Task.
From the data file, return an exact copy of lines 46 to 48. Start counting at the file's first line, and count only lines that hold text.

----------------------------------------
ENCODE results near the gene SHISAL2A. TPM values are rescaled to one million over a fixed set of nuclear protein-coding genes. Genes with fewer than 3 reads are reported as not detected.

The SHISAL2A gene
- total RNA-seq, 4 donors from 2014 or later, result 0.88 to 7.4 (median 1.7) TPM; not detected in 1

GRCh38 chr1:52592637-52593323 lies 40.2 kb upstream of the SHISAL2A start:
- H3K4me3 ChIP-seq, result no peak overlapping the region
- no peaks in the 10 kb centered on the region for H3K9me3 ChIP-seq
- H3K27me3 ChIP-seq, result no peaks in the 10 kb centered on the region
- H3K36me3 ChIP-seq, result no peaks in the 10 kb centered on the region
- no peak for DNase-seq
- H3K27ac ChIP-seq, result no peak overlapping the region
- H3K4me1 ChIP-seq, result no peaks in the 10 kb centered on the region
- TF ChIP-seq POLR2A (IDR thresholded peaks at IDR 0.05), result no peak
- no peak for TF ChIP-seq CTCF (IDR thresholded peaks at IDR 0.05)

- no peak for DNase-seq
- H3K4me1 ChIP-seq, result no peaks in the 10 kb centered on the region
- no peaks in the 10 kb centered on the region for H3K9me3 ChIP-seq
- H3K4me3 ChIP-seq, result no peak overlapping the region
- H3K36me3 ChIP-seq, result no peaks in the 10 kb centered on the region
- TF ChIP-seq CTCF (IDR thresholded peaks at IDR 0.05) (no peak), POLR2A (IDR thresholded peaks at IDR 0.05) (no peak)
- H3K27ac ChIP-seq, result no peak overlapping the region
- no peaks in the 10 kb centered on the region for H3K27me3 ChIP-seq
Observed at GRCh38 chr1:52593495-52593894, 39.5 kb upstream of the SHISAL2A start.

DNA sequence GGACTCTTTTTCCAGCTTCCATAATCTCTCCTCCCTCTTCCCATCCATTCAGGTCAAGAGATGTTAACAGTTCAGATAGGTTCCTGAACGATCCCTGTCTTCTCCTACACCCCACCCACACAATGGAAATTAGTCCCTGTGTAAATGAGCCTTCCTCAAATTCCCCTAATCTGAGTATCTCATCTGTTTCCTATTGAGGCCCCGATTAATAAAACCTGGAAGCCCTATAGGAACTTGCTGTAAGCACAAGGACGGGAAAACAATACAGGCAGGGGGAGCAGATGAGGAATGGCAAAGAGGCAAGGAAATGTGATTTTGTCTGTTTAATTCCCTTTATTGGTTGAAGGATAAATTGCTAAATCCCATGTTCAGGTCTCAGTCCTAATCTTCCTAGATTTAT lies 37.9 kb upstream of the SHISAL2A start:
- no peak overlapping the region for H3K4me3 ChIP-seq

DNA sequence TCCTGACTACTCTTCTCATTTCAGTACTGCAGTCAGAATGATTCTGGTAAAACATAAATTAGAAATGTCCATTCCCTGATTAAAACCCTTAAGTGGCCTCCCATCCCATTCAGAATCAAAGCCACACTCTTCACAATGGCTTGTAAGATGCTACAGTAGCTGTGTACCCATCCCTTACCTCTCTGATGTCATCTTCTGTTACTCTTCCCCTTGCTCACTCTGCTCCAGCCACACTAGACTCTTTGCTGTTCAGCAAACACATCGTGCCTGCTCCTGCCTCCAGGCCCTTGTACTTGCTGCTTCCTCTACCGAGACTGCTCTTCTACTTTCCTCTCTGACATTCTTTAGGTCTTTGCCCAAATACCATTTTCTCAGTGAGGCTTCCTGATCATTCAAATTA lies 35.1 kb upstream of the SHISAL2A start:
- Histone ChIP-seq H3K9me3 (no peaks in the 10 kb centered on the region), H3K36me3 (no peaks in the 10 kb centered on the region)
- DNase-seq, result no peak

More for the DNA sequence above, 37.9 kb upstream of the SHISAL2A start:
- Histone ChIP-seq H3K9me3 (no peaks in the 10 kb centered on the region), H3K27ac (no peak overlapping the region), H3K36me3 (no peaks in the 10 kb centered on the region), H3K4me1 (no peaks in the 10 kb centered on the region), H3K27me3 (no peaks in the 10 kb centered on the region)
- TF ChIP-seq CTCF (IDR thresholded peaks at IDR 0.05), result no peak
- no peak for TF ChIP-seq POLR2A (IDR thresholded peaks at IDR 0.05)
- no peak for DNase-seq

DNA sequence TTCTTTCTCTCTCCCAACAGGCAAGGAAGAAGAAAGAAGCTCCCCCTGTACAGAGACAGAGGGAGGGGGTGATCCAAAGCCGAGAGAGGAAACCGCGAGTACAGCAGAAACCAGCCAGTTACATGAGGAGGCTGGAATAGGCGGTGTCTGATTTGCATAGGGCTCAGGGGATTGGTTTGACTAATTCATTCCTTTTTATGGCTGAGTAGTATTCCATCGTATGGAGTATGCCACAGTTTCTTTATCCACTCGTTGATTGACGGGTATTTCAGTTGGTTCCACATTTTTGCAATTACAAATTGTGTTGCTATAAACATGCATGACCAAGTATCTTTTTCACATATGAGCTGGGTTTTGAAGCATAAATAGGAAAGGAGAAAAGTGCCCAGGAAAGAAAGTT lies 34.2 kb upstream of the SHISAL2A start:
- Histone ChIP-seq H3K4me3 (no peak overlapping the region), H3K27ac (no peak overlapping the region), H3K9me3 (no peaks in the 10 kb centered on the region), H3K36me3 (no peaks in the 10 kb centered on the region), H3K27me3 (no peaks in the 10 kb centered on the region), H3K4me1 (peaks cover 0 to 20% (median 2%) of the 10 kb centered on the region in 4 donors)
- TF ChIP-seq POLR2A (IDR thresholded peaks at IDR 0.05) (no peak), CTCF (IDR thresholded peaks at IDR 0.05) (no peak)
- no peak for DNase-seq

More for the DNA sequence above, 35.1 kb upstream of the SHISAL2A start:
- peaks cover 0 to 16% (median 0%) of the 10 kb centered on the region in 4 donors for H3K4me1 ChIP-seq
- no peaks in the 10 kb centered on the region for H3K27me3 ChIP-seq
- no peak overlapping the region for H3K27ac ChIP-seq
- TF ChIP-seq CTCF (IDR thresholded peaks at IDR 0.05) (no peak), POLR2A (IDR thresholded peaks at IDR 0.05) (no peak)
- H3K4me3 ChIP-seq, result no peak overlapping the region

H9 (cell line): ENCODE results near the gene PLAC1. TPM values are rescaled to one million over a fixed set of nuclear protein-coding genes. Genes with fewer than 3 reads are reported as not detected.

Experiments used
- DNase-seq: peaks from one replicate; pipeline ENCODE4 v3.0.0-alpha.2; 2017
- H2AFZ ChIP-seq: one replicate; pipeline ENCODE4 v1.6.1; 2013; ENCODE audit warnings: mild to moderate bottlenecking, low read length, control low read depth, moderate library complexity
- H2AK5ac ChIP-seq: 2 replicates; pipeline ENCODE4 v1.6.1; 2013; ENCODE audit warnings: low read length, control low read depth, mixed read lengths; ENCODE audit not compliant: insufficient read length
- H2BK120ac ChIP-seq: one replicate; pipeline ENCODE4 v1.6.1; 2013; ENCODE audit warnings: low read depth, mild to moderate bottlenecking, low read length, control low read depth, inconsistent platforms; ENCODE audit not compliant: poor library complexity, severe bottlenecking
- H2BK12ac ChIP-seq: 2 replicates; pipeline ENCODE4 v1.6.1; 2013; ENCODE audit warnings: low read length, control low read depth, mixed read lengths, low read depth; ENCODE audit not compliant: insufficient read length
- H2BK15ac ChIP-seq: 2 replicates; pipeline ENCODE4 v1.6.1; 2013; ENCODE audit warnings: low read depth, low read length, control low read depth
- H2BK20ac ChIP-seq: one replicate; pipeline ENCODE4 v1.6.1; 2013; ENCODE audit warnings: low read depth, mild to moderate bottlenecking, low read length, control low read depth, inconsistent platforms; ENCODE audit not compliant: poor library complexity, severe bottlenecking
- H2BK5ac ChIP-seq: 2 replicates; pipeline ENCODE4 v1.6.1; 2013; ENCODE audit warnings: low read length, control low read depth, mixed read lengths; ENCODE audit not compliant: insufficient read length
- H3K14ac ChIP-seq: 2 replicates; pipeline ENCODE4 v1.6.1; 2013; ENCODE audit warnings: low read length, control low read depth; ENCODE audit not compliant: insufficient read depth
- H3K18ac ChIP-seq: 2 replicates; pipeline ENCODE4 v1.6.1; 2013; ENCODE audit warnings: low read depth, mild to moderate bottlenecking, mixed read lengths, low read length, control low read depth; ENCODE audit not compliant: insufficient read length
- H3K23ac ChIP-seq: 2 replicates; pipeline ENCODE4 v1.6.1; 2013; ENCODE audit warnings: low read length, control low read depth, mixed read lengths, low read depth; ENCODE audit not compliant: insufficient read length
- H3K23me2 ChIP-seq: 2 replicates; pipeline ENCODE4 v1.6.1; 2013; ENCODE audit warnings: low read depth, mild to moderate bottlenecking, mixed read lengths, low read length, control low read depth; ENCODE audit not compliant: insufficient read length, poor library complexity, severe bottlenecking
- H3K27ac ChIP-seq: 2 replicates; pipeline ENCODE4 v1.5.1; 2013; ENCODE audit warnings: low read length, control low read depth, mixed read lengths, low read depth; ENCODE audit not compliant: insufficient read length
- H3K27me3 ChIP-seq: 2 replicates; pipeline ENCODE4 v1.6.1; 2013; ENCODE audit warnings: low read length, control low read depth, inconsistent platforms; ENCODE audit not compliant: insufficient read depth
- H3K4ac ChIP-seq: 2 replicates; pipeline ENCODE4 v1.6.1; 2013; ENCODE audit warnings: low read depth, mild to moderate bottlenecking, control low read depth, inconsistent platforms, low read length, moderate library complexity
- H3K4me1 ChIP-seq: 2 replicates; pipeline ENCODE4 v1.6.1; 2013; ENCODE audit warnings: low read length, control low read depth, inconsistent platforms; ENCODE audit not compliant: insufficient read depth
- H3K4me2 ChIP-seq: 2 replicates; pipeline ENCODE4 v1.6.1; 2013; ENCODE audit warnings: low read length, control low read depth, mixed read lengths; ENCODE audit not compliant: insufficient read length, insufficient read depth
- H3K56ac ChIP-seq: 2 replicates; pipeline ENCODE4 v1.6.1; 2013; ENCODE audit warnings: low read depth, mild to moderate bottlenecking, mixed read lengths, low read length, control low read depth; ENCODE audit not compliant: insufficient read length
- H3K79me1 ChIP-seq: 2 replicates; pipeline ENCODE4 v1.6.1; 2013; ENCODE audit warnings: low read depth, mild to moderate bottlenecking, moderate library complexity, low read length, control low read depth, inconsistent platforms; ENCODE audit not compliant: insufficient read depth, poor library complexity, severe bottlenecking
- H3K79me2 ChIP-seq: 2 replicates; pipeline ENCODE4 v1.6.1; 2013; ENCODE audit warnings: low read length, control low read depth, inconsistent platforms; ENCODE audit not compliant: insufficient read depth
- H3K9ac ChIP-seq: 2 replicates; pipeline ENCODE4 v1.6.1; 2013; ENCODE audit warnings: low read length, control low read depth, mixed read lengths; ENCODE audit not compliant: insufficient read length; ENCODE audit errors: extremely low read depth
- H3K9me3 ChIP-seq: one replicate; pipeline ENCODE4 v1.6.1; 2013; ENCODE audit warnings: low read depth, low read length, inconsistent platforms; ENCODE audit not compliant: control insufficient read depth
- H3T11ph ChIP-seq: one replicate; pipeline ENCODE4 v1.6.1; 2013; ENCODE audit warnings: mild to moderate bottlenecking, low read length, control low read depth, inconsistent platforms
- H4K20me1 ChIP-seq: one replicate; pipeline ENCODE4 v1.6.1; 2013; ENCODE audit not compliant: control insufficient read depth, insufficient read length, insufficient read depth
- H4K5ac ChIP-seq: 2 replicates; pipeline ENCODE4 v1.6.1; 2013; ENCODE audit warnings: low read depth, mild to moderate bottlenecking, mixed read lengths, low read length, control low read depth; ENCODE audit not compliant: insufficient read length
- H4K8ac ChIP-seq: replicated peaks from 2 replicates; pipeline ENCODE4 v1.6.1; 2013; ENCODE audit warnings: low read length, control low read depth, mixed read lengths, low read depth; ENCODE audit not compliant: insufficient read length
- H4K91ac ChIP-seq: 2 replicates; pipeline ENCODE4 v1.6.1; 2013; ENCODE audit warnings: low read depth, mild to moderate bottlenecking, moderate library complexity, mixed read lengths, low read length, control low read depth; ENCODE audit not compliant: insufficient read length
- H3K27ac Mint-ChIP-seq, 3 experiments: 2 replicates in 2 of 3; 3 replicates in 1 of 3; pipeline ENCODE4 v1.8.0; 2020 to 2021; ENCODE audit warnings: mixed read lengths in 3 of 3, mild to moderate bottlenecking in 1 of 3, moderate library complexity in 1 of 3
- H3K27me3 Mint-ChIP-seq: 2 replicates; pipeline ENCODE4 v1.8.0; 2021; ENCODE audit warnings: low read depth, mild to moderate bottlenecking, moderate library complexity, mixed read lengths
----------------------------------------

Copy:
- H2AFZ ChIP-seq: one replicate; pipeline ENCODE4 v1.6.1; 2013; ENCODE audit warnings: mild to moderate bottlenecking, low read length, control low read depth, moderate library complexity
- H2AK5ac ChIP-seq: 2 replicates; pipeline ENCODE4 v1.6.1; 2013; ENCODE audit warnings: low read length, control low read depth, mixed read lengths; ENCODE audit not compliant: insufficient read length
- H2BK120ac ChIP-seq: one replicate; pipeline ENCODE4 v1.6.1; 2013; ENCODE audit warnings: low read depth, mild to moderate bottlenecking, low read length, control low read depth, inconsistent platforms; ENCODE audit not compliant: poor library complexity, severe bottlenecking